On the pre-match handshake
This is my opinion. I did not seek out opinions from any other contributors on this blog, so I want it known that they may or may not agree with me and I am not speaking for this group as a whole.
This past weekend, a HUGE firestorm re-erupted in the longstanding rivalry between Manchester United and Liverpool. As I’m sure everyone knows by now, during the pre-match walk-by/handshake, Luis Suarez of Liverpool allegedly refused to shake Manchester United’s Patrice Evra’s hand. Suarez was then summarily snubbed by United’s Rio Ferdinand. The genesis of all this was an on-pitch situation between Suarez and Evra where Suarez was accused (and subsequently suspended eight matches for) of racially abusing Evra.
I am not here to discuss the ins and outs of the racial abuse situation. What I am here to discuss is this antiquated ridiculous notion that these players MUST shake hands before the match starts. It’s merely a formality at this point, a ritual that has existed for a long time, but has now outstayed it’s overlong welcome.
Why should any of these players be forced to shake hands before the match? The captains and officials already meet before the match in the center circle for the introductions, captains handshakes, and coin toss. That should be enough pre-match pomp and chivalry right there, in my opinion. If players choose to seek each other out before the match to exchange hellos, so be it, but this idea of a formal line of handshakes with the cameras trained to catch any slight is beyond ridiculous at this point.
I understand that Evra was supposedly being the bigger man by being willing to shake Suarez’s hand and let the racial incident come to a close, but honestly, he couldn’t have been happy about it. I’m absolutely sure that Suarez did not want to shake Evra’s hand and the evidence to that was pretty obvious. Why should they have to if they cannot stand each other? Yes, it’s a sporting thing to do, but many many players have made it a point to be even more sportsman-like after the matches are over and do so with hugs, handshakes, and exchanges of shirts. That is more than enough for me, quite frankly.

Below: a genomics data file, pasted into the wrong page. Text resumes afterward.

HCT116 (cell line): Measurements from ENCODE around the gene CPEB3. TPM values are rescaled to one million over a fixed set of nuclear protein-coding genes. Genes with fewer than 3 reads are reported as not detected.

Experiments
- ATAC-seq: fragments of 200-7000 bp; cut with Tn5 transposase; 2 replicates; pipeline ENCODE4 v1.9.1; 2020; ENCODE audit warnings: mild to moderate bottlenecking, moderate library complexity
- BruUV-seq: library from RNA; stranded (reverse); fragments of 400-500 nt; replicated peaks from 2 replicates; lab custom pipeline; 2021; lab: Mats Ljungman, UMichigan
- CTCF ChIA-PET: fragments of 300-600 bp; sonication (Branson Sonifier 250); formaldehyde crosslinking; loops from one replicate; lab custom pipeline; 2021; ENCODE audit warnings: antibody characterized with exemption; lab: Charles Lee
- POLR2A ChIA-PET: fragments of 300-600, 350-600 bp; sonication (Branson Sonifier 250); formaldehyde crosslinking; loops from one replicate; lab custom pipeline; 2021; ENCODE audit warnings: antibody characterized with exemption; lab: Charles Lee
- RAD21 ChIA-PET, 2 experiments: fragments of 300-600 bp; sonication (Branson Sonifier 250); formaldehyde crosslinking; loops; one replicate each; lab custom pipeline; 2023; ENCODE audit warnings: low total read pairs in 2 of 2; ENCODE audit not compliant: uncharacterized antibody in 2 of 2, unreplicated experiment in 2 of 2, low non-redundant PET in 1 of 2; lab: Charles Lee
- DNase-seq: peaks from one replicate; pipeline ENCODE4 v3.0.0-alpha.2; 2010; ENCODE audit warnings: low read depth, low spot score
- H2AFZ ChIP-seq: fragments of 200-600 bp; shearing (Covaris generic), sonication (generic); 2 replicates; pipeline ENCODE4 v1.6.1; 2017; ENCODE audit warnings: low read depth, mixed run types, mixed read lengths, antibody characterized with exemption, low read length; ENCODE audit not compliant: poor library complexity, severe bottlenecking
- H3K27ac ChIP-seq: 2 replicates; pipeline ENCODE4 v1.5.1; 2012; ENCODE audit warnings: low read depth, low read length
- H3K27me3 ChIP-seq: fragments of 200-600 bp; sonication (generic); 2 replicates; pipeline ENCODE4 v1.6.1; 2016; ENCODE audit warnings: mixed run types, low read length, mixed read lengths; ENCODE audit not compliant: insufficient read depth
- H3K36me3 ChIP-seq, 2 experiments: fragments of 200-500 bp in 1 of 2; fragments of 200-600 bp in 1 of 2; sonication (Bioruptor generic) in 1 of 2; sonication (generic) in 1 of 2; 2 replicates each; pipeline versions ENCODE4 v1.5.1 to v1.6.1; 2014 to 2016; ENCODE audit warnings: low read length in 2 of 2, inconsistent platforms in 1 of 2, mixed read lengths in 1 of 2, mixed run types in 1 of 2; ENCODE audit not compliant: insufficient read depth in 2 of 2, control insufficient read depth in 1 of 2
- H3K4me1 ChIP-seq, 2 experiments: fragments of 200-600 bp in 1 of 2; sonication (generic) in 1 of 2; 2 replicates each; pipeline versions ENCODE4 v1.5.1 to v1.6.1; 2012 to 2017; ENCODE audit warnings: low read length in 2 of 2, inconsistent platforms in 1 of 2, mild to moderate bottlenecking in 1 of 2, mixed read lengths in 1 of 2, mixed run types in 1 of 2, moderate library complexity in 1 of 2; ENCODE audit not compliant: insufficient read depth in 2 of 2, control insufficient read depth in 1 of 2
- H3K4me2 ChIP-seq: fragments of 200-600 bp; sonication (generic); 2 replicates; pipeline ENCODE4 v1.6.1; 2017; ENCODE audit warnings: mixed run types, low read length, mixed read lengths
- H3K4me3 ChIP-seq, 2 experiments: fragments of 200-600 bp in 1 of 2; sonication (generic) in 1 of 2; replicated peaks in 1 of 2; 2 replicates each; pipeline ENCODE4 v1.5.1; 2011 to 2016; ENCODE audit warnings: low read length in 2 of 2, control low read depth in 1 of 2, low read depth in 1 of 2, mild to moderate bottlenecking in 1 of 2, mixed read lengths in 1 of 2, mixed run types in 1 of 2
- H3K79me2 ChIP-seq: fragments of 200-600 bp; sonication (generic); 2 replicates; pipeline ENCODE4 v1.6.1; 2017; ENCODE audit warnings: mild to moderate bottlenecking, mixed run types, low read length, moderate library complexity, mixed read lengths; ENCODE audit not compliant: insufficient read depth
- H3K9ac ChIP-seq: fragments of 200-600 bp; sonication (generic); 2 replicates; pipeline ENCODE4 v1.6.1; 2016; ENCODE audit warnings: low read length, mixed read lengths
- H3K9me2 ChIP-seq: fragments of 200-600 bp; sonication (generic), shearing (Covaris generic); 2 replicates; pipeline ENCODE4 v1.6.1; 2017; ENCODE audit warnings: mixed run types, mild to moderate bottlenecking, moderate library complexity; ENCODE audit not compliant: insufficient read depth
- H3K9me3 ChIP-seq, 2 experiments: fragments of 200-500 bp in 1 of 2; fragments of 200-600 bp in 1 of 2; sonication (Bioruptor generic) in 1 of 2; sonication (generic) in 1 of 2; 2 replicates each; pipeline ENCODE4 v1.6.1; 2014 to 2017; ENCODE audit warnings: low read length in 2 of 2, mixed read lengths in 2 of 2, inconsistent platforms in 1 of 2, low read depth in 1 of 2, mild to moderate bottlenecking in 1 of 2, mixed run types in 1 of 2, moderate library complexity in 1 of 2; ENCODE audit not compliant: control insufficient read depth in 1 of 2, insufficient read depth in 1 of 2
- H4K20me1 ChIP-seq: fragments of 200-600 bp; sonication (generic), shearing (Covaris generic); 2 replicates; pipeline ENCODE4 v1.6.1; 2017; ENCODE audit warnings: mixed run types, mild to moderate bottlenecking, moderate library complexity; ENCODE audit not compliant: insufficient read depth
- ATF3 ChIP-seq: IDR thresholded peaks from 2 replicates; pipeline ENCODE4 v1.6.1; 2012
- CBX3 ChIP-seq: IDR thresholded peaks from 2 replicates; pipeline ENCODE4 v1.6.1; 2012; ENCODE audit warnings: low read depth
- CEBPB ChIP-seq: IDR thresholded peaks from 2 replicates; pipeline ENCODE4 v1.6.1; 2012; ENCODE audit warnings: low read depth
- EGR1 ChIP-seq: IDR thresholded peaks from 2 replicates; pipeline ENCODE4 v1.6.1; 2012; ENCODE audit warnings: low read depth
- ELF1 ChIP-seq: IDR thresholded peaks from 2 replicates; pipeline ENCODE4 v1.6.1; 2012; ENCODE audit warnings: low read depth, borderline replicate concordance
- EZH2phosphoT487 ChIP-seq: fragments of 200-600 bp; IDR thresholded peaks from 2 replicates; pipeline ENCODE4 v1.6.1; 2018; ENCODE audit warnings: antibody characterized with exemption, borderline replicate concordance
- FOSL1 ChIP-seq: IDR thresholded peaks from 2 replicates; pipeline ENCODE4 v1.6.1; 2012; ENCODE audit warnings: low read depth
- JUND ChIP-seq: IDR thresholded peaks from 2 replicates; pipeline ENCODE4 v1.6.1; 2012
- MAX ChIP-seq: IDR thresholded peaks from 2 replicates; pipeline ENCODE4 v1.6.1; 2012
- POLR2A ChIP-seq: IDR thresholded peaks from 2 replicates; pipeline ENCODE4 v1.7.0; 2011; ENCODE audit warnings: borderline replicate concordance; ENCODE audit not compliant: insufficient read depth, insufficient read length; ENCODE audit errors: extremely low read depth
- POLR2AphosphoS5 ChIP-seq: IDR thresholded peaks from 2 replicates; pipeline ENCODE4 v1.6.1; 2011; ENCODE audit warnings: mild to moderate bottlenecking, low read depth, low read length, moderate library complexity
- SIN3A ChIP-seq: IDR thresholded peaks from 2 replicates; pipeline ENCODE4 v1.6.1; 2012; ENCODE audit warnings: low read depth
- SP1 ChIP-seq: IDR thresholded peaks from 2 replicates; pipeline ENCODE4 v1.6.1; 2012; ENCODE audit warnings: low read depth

I think the media took a HUGE amount of pleasure in what happened on Saturday. They got what they were hoping for, and even more, as Suarez’s gesture then apparently caused a tunnel incident at half, and the stewards had to separate Evra and Suarez after the match when Evra made sure to celebrate directly in front of him, as United claimed a 2-1 victory.
There have been plenty of situations like this, too, this is not the first time I’ve thought this. Obviously the mess between John Terry and Wayne Bridge is another recent issue that was played out in the player lines as they ignored each other over handshakes. Why should they be forced to even confront each other if one definitely doesn’t want to? If they wanted a word or whatever, the post-match timeframe was when it should have happened. The same is true of Patrice Evra and Luis Suarez. Again, this is no commentary on what Suarez allegedly did, because racism has no part in society let alone football. What I am commenting on is that this contrived sportsmanship has run its course and should be put to rest. Let them shake hands after the match ends if they want to, and have done with this ridiculous antiquated made-for-television ritual.